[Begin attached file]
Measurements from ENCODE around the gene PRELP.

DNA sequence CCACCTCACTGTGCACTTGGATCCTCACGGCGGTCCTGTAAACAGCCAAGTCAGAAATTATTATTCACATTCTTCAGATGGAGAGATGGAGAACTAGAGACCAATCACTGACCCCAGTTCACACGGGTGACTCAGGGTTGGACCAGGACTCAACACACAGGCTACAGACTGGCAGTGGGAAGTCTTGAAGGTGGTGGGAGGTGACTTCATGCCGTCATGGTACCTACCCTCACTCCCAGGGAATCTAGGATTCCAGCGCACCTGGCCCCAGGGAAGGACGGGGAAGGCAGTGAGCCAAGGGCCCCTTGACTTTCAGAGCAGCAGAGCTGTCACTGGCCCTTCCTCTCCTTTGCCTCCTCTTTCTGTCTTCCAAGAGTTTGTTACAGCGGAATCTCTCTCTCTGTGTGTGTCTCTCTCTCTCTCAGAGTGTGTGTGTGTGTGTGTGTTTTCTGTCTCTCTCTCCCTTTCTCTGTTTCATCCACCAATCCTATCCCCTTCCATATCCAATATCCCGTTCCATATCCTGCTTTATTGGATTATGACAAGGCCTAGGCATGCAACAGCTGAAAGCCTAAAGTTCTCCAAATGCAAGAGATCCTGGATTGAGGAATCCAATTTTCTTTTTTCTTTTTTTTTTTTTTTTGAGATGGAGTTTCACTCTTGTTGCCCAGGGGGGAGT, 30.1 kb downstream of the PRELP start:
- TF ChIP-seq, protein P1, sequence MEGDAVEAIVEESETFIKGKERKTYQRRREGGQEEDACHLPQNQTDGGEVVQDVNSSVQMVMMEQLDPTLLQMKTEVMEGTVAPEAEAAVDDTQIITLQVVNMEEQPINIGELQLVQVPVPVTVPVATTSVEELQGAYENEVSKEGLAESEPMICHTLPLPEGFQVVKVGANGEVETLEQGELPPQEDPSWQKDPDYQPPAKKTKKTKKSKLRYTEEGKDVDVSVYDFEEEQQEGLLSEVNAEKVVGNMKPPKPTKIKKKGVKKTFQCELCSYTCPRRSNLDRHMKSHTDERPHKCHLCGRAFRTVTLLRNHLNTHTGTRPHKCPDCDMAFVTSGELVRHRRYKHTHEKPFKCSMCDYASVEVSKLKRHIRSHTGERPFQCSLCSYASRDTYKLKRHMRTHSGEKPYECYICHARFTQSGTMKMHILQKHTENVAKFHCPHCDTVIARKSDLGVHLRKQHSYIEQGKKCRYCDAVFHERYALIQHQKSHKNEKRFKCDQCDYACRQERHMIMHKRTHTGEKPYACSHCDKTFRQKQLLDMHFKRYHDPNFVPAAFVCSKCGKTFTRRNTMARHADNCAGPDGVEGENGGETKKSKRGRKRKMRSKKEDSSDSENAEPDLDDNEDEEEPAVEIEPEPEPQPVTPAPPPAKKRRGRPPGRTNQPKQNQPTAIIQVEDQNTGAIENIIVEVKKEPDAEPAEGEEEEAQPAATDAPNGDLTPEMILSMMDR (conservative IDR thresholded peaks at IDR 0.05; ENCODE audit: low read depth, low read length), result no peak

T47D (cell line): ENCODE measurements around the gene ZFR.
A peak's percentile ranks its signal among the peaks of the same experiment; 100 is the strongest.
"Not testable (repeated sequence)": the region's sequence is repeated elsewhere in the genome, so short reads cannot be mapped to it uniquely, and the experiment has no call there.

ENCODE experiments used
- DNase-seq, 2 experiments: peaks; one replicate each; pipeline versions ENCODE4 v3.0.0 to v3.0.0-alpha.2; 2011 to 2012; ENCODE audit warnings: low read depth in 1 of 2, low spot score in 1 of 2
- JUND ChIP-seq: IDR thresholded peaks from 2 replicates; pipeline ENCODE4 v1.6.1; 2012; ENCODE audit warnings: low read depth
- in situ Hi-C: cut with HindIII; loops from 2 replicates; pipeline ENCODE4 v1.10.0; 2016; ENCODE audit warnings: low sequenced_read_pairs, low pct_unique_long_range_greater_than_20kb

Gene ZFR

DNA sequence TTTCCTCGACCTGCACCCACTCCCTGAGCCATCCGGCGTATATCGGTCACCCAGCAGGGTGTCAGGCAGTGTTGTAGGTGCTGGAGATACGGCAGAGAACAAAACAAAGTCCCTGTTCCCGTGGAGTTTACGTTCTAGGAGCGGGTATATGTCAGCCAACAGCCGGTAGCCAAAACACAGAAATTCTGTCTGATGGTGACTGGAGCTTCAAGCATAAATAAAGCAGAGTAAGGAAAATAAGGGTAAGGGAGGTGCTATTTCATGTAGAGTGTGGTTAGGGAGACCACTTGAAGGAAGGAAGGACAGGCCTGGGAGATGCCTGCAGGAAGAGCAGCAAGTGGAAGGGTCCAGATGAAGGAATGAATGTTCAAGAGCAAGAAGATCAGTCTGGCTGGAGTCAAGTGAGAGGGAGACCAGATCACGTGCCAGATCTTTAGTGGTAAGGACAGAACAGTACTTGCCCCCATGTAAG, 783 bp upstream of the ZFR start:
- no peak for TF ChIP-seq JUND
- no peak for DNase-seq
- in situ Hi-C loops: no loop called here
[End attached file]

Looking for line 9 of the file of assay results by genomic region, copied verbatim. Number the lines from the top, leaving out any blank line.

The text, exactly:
- JUND ChIP-seq: IDR thresholded peaks from 2 replicates; pipeline ENCODE4 v1.6.1; 2012; ENCODE audit warnings: low read depth